Stuart, James The Antiquities of Athens. London: J. Haberkorn, 1762.
Collection: Paul Philippe Cret Library
James Stuart’s four-volume The Antiquities of Athens is a practical treatise documenting ancient architecture in Athens. Produced in the tradition of Palladio and Desgodetz, The Antiquities of Athens looks to ancient architecture as a model for contemporary design and construction. Yet, unlike these earlier enthusiasts, whose work privileged Roman architecture, Stuart maintains that Greece was the cradle of the European architectural tradition where idealizing Hellenes refined the system of orders in a number of monumental structures including the Parthenon, Erechtheion and Propylaea. To that end, he examines a number of ancient Athenian buildings, producing meticulous documentation of the spatial relationship between architectural elements. Utilizing both text and wood cuts, Stuart also establishes the setting of each documented building, emphasizing the significance of building context to demonstrate that architecture doesn’t merely follow a measured and material prescription for its own sake, but rather to create an inhabitable space marked by craftsmanship, place and culture.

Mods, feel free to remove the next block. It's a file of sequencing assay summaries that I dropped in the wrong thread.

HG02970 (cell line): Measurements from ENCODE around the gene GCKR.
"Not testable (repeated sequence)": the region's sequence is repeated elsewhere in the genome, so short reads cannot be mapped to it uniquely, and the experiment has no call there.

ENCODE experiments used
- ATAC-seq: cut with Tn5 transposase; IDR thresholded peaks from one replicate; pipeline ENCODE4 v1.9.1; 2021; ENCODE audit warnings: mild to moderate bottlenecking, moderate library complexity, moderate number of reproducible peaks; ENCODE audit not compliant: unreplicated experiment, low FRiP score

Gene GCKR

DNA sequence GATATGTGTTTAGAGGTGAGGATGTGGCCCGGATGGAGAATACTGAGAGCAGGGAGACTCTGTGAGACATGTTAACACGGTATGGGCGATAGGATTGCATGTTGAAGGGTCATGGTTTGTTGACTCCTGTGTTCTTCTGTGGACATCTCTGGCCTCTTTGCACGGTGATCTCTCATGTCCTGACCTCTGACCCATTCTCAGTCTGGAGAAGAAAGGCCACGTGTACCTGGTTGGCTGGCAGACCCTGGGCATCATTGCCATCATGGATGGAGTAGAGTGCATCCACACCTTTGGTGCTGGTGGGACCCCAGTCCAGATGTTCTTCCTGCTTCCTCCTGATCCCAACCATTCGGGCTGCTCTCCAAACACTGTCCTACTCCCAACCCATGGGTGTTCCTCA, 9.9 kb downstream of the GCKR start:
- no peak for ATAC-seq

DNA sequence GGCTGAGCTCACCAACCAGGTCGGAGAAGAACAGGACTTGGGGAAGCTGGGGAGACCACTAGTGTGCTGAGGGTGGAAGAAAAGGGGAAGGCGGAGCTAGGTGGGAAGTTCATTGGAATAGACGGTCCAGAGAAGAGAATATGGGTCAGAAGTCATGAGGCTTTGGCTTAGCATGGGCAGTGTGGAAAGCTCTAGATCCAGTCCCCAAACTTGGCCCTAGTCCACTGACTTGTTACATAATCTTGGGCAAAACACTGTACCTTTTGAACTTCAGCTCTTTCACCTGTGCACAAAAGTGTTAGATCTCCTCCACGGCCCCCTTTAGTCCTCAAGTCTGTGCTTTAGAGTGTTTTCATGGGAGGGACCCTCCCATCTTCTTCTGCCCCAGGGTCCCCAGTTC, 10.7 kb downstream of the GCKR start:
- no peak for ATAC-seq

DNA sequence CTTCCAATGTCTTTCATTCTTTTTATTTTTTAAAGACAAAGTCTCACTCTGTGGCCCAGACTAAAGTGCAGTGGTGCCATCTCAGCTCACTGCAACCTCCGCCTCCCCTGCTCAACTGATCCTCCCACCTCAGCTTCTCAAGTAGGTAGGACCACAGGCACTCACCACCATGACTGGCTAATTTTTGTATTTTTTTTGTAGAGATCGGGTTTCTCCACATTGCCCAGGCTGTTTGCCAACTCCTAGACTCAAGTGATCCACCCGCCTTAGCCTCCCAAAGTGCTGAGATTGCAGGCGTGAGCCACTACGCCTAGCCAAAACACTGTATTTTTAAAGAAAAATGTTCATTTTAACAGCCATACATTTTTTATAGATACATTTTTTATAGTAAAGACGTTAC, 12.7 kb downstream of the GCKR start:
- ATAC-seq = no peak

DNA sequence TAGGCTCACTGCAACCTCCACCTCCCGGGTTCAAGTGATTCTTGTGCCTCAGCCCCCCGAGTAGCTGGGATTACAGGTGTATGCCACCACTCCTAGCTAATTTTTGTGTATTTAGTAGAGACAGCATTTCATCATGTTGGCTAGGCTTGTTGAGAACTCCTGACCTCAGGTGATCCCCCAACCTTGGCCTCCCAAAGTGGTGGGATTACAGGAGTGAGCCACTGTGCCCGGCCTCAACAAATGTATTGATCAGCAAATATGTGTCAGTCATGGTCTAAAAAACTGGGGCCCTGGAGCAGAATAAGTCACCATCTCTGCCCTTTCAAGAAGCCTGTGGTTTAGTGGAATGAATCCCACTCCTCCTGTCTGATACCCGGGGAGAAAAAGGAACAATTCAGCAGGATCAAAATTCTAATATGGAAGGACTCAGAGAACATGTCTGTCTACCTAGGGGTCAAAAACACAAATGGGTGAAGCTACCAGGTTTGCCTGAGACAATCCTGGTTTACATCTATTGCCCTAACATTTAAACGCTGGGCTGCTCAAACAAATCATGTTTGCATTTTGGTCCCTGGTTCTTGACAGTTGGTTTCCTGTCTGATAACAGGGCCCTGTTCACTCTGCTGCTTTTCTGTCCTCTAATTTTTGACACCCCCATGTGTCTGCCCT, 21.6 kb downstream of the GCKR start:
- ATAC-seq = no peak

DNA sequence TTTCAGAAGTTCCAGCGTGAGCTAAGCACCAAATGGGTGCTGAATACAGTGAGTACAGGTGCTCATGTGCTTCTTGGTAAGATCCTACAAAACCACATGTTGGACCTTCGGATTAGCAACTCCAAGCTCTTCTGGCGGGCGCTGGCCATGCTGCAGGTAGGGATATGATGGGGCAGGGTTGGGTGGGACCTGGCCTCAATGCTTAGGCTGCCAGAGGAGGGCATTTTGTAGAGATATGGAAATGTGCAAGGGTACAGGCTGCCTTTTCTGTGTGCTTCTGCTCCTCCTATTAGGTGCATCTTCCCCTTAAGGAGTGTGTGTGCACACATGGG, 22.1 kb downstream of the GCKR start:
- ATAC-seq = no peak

Library of Congress call number: NA 280 S9 1762 v. 1 – 4